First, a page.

After years of deliberations and resisting the use of any sort of technology to officiate football matches, the International Football Association Board (IFAB), the pre-eminent lawmaking body of the game, recently approved new systems to help determine if a ball crosses the goal line.
Many have received this news with surprise. Both IFAB and FIFA (International Federation of Association Football) have been slow to adapt and institute much-needed changes within the game. Football has changed dramatically over the last decades, as evidenced by the higher physiological capacity of the players. Unfortunately, the rules of the game have not evolved alongside these physiological changes. Even worse is the sclerotic system that is responsible for changing the rules of the sport.
IFAB and FIFA work symbiotically. They are intertwined and have been sharing power with different arrangements for almost 100 years. IFAB, founded in 1886, is the game’s lawmaking body, composed of representatives from each of the United Kingdom’s pioneering football associations—England, Scotland, Wales, Northern Ireland—and FIFA. The make-up of IFAB is heavily criticized by many because representation within IFAB is limited to a handful of countries. Deliberations within the organization must be approved by at least 6 votes. Basically, FIFA has 4 votes on behalf of all its 209 affiliated member associations. The other 4 privileged football associations of England, Scotland, Wales, and Northern Ireland each have 1 vote.
We could say FIFA is complicit in the current arrangement. I doubt the ordinary fan is even aware of the existence of IFAB. Even fewer people know exactly who FIFA’s votes within the FIFA–IFAB nexus represent. It really is just a power grab for the FIFA chiefs and their cronies, and it is a true reflection of the arrogance, lack of accountability and transparency, and undemocratic tendencies that surround the governing body of the most important game in the world.
One way to illustrate the magnitude of the unrepresentative nature of IFAB is to briefly compare its structure with that of the UN Security Council, which diplomats and scholars all over the world deem to be a model of poor representation.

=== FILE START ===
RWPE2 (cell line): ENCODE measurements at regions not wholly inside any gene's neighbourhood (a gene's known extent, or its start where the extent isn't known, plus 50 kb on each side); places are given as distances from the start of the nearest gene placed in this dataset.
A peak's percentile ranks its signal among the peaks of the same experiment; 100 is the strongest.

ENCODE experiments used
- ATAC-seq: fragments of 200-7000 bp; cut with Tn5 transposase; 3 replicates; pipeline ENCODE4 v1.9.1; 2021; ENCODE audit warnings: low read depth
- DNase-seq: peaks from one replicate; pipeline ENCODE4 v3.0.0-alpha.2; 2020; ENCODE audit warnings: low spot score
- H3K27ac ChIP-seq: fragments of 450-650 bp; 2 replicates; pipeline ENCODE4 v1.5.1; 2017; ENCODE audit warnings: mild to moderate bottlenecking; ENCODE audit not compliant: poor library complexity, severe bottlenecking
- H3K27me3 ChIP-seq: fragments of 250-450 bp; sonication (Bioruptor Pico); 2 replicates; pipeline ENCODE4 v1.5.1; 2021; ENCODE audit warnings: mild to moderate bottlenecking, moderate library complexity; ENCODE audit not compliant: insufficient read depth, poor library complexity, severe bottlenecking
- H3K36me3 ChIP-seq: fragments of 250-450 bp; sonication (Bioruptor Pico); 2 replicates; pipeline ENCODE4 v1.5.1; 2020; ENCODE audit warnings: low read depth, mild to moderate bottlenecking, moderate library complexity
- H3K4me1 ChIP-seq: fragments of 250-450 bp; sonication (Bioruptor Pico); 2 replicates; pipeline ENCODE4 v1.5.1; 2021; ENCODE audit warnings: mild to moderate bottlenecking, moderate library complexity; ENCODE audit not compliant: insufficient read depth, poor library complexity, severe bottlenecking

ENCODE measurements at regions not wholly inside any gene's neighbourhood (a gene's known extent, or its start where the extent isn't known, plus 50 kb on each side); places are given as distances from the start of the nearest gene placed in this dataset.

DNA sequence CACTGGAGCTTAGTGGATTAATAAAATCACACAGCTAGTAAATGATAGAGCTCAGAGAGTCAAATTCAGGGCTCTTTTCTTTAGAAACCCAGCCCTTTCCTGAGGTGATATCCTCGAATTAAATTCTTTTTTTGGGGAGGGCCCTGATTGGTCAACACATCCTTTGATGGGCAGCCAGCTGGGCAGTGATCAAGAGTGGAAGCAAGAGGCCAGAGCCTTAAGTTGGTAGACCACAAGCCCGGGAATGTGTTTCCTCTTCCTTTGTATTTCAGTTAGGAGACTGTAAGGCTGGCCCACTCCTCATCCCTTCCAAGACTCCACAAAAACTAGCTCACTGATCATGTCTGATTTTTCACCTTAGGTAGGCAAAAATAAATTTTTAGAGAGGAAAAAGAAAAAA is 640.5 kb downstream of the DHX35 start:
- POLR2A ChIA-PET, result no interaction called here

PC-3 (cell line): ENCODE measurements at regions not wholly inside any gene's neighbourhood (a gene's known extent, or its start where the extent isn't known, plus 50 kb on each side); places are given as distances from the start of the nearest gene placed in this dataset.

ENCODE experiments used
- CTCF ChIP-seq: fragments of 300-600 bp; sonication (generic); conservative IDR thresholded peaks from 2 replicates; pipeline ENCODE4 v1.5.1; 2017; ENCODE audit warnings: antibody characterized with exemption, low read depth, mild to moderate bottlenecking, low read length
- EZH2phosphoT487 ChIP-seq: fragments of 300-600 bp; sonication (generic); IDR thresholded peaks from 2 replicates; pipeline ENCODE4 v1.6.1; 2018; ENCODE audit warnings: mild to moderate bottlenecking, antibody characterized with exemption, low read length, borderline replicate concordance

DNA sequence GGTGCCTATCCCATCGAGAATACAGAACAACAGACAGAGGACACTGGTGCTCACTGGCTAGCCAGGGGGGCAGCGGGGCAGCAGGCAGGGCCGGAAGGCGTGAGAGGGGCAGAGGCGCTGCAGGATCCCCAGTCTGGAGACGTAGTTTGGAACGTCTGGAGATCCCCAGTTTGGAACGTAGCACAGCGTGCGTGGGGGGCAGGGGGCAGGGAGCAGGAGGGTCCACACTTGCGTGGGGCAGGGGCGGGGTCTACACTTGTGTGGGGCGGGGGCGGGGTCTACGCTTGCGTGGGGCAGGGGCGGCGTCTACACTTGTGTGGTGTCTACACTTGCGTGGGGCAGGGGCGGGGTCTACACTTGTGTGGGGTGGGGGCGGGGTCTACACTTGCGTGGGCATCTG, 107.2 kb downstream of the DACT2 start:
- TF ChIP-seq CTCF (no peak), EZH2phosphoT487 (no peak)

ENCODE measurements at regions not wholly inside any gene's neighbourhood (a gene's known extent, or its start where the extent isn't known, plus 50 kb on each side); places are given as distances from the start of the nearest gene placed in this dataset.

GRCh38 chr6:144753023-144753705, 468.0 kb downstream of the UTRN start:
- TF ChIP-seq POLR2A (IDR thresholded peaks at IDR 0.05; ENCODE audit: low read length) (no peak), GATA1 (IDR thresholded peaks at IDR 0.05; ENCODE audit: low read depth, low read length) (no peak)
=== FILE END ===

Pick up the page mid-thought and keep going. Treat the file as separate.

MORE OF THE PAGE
The Security Council has a total of 15 members. Of those, 5—China, France, Russia, the UK, and the US—are permanent members with the power to veto any proposal decided by the 9 votes that are needed. The other 10 non-permanent, elected members have 2-year terms. The United Nations has a total of 193 members, which raises the question: How is it possible that 5 countries have so much clout and power in the realm of international relations?
If you think representation in the Security Council is unjust and flawed, wait until you hear this: FIFA, with a total of 209 members, has more affiliations than the United Nations. Nevertheless, the 4 countries within IFAB essentially decide, for all the other members, behind closed doors with the top officials of FIFA, what changes are going to be made in the game.
At least defenders of the Security Council’s structure can justify its current make-up by pointing to the hard power of the elite 5. But what kind of justification is possible for IFAB’s current structure? What kind of power do England, Wales, Scotland, and Northern Ireland exert in international football?
At any given time, England can barely qualify for the World Cup, and they last won it almost 50 years ago. In juxtaposition, Brazil, who has a record 5 World Cup titles, is not a part of IFAB and therefore is excluded from the decision-making process. Other football behemoths like Italy, France, Argentina and Germany also have no say in the direct decision-making process involving potential changes to the game’s laws. I would bet money that if those 5 countries got together and decided to boycott FIFA, unless they were given representation within IFAB, they would bring the whole system to its knees! How is it possible that countries like Wales, who has qualified for the World Cup only once, and Northern Ireland, who has qualified a meager 3 times, have more say in the decision-making process than true football powerhouses?